One Big Mac, please

I have discussed the pros of capitalising undervalued foreign currencies by travel to another lower costs city/country via Quasi Geoarbitrage and buying more foreign currencies by taking advantage of foreign currencies drops.

However, how would we know if the foreign currencies are under- or over- valued relative to our local currencies?

The Big Mac Index was created by The Economist in 1986 to measure Purchasing Power Parity (PPP) between countries.

In the long run, exchange rates should move towards the rate that would equalise the prices of an identical basket of goods and services in any two countries.

The burger here replaces the “basket of goods” traditionally used to measure differences in consumer pricing.

Many economists say it is roughly accurate.

I have been eating Big Mac burgers for as long as I could remember. From as low as $3.20 back in year 2000, the same burger (with the same ingredients and taste) now cost $5.80. An 81% increment over 20 years or annualised inflation rate of 3.02%.

Singapore is always trying to fight for the top positions in the world. It is of no surprise that we have steadily moved up the ranks to become ranked 12th for the most expensive Big Mac in the world. Ouch, next!

Switzerland and Norway have consistently been producing the most expensive Big Macs for the past 10 years. I was in Switzerland earlier this year, and I can assure you I ate a Hamburger meal instead – it was equally satisfying on my stomach and wallet.

According to PPP theory, any changes in exchange rates between countries shall eventually be reflected in a change in the price of a basket of goods over time. Yet a basket of goods in one country can rarely be precisely duplicated in another. For example, an Canadian versus Korean basket of groceries are likely to contain very different products.

A Big Mac, though, is always a Big Mac.

Now here is the fun part. Investors can use the Big Mac Index to determine if a currency is overvalued or undervalued relative to others and trade based on that data in foreign exchange market. Similarly, changes in values over time could be used to determine inflation rates and compare against official records. 3.02% inflation rate, anyone?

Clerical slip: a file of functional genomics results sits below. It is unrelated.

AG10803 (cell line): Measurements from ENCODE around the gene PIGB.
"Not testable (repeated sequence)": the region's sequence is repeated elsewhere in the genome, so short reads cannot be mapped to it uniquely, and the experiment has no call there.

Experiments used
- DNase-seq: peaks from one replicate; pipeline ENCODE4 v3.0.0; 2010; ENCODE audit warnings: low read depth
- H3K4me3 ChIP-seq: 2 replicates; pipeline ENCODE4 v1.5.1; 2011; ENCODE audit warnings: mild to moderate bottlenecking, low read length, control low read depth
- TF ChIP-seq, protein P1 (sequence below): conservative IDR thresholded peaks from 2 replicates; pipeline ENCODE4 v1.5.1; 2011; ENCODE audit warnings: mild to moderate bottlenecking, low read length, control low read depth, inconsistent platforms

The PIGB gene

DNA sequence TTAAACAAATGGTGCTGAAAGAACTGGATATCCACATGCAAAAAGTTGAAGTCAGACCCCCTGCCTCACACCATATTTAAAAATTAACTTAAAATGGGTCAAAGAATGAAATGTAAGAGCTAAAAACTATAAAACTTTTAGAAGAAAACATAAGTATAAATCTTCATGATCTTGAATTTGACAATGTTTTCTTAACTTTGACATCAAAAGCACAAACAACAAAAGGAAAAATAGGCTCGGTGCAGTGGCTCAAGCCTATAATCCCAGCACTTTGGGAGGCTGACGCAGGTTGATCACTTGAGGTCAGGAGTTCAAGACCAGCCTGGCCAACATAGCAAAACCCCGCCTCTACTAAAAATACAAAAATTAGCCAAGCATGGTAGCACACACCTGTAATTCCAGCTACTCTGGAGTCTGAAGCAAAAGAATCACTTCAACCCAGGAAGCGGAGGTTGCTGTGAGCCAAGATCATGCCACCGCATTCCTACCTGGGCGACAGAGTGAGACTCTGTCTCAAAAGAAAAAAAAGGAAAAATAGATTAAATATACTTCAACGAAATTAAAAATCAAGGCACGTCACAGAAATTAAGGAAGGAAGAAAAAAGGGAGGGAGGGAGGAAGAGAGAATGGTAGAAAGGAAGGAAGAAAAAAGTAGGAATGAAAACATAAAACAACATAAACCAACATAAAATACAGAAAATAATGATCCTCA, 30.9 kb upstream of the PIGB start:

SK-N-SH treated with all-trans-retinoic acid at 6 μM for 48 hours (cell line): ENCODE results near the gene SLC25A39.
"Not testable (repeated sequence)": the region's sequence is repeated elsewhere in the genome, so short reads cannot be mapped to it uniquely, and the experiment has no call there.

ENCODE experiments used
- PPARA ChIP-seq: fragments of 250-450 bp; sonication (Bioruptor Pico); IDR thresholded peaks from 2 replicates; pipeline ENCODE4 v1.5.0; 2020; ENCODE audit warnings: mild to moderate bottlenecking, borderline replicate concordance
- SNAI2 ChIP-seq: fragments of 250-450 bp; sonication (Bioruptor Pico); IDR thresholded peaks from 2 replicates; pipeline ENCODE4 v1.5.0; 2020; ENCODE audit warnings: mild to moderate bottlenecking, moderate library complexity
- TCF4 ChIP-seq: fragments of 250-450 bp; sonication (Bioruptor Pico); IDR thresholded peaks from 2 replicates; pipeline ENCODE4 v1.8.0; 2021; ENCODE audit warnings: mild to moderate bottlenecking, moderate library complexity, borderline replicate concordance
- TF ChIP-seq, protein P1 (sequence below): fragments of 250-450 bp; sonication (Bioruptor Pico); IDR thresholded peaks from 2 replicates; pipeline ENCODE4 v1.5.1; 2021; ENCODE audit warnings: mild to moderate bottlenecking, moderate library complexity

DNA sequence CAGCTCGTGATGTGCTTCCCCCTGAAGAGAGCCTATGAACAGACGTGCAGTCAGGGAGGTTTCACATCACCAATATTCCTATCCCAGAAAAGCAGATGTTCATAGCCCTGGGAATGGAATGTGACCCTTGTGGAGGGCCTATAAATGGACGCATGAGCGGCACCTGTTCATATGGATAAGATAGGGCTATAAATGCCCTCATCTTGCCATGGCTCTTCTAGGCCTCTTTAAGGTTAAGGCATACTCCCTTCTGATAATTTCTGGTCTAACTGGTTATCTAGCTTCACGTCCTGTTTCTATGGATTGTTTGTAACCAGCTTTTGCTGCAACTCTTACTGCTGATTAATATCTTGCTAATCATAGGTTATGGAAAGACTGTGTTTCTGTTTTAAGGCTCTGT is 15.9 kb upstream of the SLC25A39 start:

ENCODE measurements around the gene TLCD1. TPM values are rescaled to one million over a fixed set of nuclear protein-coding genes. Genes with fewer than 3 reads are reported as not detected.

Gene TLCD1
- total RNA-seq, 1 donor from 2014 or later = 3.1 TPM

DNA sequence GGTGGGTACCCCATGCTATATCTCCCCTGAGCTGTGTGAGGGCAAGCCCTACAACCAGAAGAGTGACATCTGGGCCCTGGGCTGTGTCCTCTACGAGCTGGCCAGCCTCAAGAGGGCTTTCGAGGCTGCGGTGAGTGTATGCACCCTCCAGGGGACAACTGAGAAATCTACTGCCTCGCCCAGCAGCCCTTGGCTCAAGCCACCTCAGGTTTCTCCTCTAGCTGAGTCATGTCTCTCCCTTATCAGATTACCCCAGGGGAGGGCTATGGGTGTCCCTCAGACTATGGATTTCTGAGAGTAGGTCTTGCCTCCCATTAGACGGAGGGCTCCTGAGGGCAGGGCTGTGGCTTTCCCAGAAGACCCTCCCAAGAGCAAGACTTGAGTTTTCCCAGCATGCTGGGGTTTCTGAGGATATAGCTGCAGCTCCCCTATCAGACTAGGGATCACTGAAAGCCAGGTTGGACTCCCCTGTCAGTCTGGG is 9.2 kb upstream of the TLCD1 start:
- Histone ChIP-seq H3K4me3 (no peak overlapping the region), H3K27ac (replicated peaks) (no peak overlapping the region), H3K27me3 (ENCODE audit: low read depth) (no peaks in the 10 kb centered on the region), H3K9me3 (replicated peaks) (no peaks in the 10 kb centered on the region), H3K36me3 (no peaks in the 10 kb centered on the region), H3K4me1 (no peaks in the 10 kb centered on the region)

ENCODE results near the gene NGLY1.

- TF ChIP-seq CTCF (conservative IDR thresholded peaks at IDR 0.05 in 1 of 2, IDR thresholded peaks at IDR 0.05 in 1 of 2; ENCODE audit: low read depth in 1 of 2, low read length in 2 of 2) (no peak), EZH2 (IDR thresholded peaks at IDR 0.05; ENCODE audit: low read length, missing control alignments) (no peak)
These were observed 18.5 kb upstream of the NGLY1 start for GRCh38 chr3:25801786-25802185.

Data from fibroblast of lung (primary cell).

The Big Mac Index is not a perfect instrument. As of mid-2019, out of 195 countries, McDonald’s has outlets in only 119. Thus, the methodology cannot analyze PPP between the Singapore dollars against Icelandic krona or Bolivian boliviano, among others.

Nevertheless, it may be a fairly accurate real-world indicator of economics and purchasing power, since the pricing of a Big Mac must take into account local costs of raw materials, labor, production, advertising, taxes etc. But investors should remember that there are some important exceptions to the rule.

So I crunched some data based on Big Mac local pricing, the Big Mac exchange rate versus Singapore for each country and the foreign exchange rate versus Singapore dollars.

The higher the percentages, the more undervalued is the foreign currencies relative to Singapore. This is also indicative of which countries are more worth of travelling should we want to leverage on Singapore dollars strong currency.

Based on the Big Mac Index, the Malaysian ringgit was undervalued by 49.90% against the Singapore dollar in July 2019.

The Big Mac Index has become a global standard for price comparison. One can use it to track local purchasing power internationally. For example the same Big Mac while being super expensive in Switzerland, is frightfully cheaper in Russia.

As for me, I will grab my Big Mac any time when I hope over to Johor Bahru, Malaysia. Are you convinced?

One thought on “One Big Mac, please

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